I tried a few times in August to visit Rogie Falls, however the car park was always full. Finally at the beginning of September I squeezed in between two huge campervans, the only space available. My first visit here was July 2016 on the Aigas Photography Workshop with Laurie Campbell. We did quite a lot of jumping fish that week (maybe a tad more than I’d have personally chosen, but it is a good technical challenge). I remember I didn’t have a cable release at the time which made it a little more tricky. The best way to photograph the fish is to use a tripod and pre-focus on a spot the salmon regularly use and then press the cable release as soon as you spot one in the approximate area. There’s a lot to delete afterwards but it is entertaining although I don’t really find the resulting images particularly interesting or emotive (watching them try and ascend the falls is emotive though, it’s incredible!). On this occasion there were a few jumping, but it was slow. I therefore found a spot at the side of the river and attempted to photograph the fish leaping out the water as they waited to try and climb the waterfall. I had a very limited view through my camera lens (I love prime lenses but at times I do yearn for the flexibility of a telephoto, I was using the Nikkor 500mm pf 5.6 with Nikon D850). I managed a couple of images though, nothing spectacular, but I may try again with a different lens.
I have of course spent a fair amount of time with my red squirrel clan too. After accidentally partly destroying my existing set-up I decided to create a new area alongside the original one on flatter, slightly more open ground. This involved removing quite a bit of bracken but it was worth it. The squirrels found the nuts almost immediately and although slightly nervous about how close my hide was to the area most soon got over it and were behaving as normal.
What I love about my site is that, although it doesn’t have the beautiful tree root props of some of the others, or the heather that’s found on the Black Isle and in the Cairngorms, it’s very natural. I make use of the surrounding trees and a couple of fallen branches. The squirrels don’t just come down for food, but groom and hang out as well. They seem to tolerate each other a bit better in the open than they did at my previous spot too. Although when Patty was down the other day at the same time as 3 or 4 other squirrels there was a fair amount of chasing – she’s not the most tolerant of squirrels at times!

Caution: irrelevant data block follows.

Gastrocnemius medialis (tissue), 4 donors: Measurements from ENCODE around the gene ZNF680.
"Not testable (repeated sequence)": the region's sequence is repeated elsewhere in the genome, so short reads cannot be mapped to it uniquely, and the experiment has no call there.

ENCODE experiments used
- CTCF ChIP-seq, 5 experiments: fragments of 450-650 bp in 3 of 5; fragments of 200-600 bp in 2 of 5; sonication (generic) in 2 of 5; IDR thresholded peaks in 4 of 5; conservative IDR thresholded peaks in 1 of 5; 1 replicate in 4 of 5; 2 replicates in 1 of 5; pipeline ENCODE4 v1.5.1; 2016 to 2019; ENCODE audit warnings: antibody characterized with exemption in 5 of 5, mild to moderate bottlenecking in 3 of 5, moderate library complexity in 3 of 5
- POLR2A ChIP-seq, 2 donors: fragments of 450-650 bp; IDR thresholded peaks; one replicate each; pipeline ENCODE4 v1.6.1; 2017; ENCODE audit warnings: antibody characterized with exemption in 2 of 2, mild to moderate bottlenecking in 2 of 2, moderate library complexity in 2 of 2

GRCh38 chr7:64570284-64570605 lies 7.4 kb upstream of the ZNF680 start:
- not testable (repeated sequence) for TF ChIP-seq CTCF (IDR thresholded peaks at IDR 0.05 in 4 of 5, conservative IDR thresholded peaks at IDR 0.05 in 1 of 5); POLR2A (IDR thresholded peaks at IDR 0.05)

This branch is one of the spots where the approaching squirrels often pause to check out the situation.
Sometimes they sit in the trees before coming down or when they want to eat a nut in peace.
There’s a moss covered tree stump:
A piece of chopped wood I found close by:
And quite a young beech tree that I cut back a bit, but the squirrels often run up it and peer into my hide!
It’s funny to think that back in March I started out with 3 squirrels – Patty, Emmylou and Slaid. Then Wee Bruce appeared followed by the twins Marty and Gram. Now I have at least one other adult who I thought was a male, Sam (Baker) but is actually a female – the only blonde tailed squirrel, and yet another kitten – a boy again! I’ve called him Buddy (Miller). I don’t know where he came from as I’m pretty sure he’s too old to be one of Emmylou’s kittens. I presume she’s given birth now as her teats look quite swollen but there’s no way they would be old enough to come out as yet. Talking of Emmylou, she’s still a sweetie. She appears every day for ages and just sits and eats, totally focused. She rarely tries to chase the others away, and if it gets a bit too rowdy she goes and sits in a tree to eat her nuts. She’s also one of the few squirrels I can still recognise as, apart from her teats, she currently has a stripy tail. Almost all the others are black now with the exception of one golden one and Patty who has a blonde tip to hers.
This is Emmylou.
Slaid I presume is the one who stuffs as many nuts as he can into his mouth at one time – he always was a greedy/lazy squirrel! He and the twins looks pretty similar just now though so it’s hard to tell them apart.
Whilst Sam(antha) has a golden tail. She’s the most nervous preferring the squirrel or bird peanut feeders rather than coming down to where I put the hazelnuts. (There is still a possibility that this is two different squirrels and that I actually have 9 not 8!)
Little Buddy is recognisable too as he still has his ear tufts and is super-cute. He likes the bird feeders, probably because he’s still too little for the squirrel feeder lid. He does come down though if there are no other squirrels about.
I haven’t seem very much of Patty which is a shame, but she was down on my last visit. She was unusually tolerant of the other squirrels, up to a point anyway – I think she was too busy scoffing nuts.
Because the trees are a little bit further away and have fewer low branches than at my original spot, I can sometimes photograph more than one at the same time!
The squirrels still run away if they see me outside the hide, yet on my second visit to the new site, I’d just packed away my camera when I heard a scraping on the canvas at the side of my hide. Suddenly one of the squirrels squeezed under it and popped in – I think it must have smelt the 1 lone hazelnut left in my bag! It was running over my feet and everything before jumping out my viewing window.
The pine martens are still visiting overnight as well. Mostly my trail cam footage is just of one or other coming for nuts/eggs/honey, but every so often the kit decides to have some fun with mum. Wonderful when I discover this on my SD cards!
I also had a chuckle when one of them fell off the box!
So that was August / early September. I’m now looking forward to the leaves changing and falling off the trees. The squirrel site will be so much brighter and it’ll be lovely to have golden beech leaves too. Hopefully the midges will be gone soon as well and I can get back out without full body armour!
I am of course offering mountain hare guiding, all year round. I’ve just been on an outdoor first aid course so am now first aid certified. Something I’ve been keen to do. UPDATE: Oct 2020: There’s more information on this on a blog I’ve just written.